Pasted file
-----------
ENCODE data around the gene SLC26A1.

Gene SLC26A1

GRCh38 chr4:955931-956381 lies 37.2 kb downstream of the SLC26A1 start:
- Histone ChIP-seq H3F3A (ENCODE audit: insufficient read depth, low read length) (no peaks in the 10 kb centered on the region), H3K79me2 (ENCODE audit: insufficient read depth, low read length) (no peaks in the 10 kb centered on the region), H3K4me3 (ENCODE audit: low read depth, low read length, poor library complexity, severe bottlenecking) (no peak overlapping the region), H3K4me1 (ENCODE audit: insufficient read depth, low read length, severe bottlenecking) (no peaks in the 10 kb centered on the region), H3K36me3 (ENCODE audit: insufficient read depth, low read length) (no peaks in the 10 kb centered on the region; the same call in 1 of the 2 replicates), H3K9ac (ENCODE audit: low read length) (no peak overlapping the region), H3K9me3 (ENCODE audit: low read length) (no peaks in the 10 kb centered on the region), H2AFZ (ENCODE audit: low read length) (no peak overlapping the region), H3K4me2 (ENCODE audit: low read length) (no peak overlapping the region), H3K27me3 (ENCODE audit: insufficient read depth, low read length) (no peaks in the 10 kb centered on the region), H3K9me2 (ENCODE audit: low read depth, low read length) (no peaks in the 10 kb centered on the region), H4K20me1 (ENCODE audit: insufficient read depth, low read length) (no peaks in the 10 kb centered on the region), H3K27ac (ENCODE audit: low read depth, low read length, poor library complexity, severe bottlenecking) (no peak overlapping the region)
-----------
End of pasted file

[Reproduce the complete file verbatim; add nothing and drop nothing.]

ENCODE data around the gene SLC26A1.

Gene SLC26A1

GRCh38 chr4:955931-956381 lies 37.2 kb downstream of the SLC26A1 start:
- Histone ChIP-seq H3F3A (ENCODE audit: insufficient read depth, low read length) (no peaks in the 10 kb centered on the region), H3K79me2 (ENCODE audit: insufficient read depth, low read length) (no peaks in the 10 kb centered on the region), H3K4me3 (ENCODE audit: low read depth, low read length, poor library complexity, severe bottlenecking) (no peak overlapping the region), H3K4me1 (ENCODE audit: insufficient read depth, low read length, severe bottlenecking) (no peaks in the 10 kb centered on the region), H3K36me3 (ENCODE audit: insufficient read depth, low read length) (no peaks in the 10 kb centered on the region; the same call in 1 of the 2 replicates), H3K9ac (ENCODE audit: low read length) (no peak overlapping the region), H3K9me3 (ENCODE audit: low read length) (no peaks in the 10 kb centered on the region), H2AFZ (ENCODE audit: low read length) (no peak overlapping the region), H3K4me2 (ENCODE audit: low read length) (no peak overlapping the region), H3K27me3 (ENCODE audit: insufficient read depth, low read length) (no peaks in the 10 kb centered on the region), H3K9me2 (ENCODE audit: low read depth, low read length) (no peaks in the 10 kb centered on the region), H4K20me1 (ENCODE audit: insufficient read depth, low read length) (no peaks in the 10 kb centered on the region), H3K27ac (ENCODE audit: low read depth, low read length, poor library complexity, severe bottlenecking) (no peak overlapping the region)